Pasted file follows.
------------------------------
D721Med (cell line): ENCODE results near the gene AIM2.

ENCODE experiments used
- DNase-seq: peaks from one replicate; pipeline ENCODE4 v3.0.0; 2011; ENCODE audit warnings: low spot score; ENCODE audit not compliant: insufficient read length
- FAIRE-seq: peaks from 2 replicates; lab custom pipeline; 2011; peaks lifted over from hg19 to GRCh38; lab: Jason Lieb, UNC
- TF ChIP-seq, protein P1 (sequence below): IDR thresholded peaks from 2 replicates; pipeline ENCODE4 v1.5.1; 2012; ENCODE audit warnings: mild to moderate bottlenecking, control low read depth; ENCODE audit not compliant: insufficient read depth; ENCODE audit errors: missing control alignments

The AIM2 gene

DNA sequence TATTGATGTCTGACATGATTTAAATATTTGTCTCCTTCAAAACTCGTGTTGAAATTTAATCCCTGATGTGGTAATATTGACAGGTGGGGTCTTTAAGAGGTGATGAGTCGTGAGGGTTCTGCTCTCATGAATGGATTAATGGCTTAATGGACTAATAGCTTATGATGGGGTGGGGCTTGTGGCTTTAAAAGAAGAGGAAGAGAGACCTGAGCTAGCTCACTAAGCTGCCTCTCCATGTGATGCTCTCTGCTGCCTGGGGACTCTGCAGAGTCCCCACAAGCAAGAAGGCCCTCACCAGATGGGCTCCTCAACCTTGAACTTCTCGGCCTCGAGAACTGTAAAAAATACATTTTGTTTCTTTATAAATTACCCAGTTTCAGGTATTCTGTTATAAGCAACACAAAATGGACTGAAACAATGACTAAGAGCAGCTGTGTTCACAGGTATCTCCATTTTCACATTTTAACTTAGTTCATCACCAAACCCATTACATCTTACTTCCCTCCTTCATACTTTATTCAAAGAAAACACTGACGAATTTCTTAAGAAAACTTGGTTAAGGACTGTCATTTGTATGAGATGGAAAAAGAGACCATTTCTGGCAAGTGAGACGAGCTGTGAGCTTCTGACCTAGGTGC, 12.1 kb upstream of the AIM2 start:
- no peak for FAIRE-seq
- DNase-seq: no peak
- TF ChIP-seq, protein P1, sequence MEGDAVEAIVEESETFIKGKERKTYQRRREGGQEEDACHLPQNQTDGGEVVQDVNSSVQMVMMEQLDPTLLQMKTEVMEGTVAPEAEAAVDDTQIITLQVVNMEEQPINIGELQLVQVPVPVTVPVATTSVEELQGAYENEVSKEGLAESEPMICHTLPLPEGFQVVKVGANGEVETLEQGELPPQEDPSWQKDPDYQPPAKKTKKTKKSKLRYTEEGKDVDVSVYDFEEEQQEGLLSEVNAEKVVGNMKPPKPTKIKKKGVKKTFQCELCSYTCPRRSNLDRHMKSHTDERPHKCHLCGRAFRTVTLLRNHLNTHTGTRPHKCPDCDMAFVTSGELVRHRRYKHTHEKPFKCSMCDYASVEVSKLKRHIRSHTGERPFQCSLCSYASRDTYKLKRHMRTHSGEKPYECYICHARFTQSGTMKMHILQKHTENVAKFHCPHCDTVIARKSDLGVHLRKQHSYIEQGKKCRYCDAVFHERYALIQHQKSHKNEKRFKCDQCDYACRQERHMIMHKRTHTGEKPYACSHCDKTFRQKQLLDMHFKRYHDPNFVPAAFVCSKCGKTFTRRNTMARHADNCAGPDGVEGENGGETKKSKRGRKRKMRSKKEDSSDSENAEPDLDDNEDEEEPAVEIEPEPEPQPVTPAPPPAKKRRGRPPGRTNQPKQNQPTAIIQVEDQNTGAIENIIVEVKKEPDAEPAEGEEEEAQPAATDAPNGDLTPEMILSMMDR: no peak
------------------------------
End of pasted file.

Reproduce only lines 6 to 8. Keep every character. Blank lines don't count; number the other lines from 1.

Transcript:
The AIM2 gene

DNA sequence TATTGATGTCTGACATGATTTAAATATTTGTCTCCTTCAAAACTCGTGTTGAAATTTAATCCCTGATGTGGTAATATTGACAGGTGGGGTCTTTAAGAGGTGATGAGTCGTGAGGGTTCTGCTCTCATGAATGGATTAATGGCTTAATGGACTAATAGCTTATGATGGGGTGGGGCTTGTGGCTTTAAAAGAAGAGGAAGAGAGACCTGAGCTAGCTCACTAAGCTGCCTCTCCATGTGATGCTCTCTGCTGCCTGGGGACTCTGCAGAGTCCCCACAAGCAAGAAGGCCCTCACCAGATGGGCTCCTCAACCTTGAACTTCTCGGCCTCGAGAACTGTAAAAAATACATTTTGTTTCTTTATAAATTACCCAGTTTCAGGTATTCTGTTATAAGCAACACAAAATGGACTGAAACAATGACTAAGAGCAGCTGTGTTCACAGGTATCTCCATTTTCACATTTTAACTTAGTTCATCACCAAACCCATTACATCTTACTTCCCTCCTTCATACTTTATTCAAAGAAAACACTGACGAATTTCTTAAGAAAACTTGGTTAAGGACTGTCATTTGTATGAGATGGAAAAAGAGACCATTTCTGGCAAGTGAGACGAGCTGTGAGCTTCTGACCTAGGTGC, 12.1 kb upstream of the AIM2 start:
- no peak for FAIRE-seq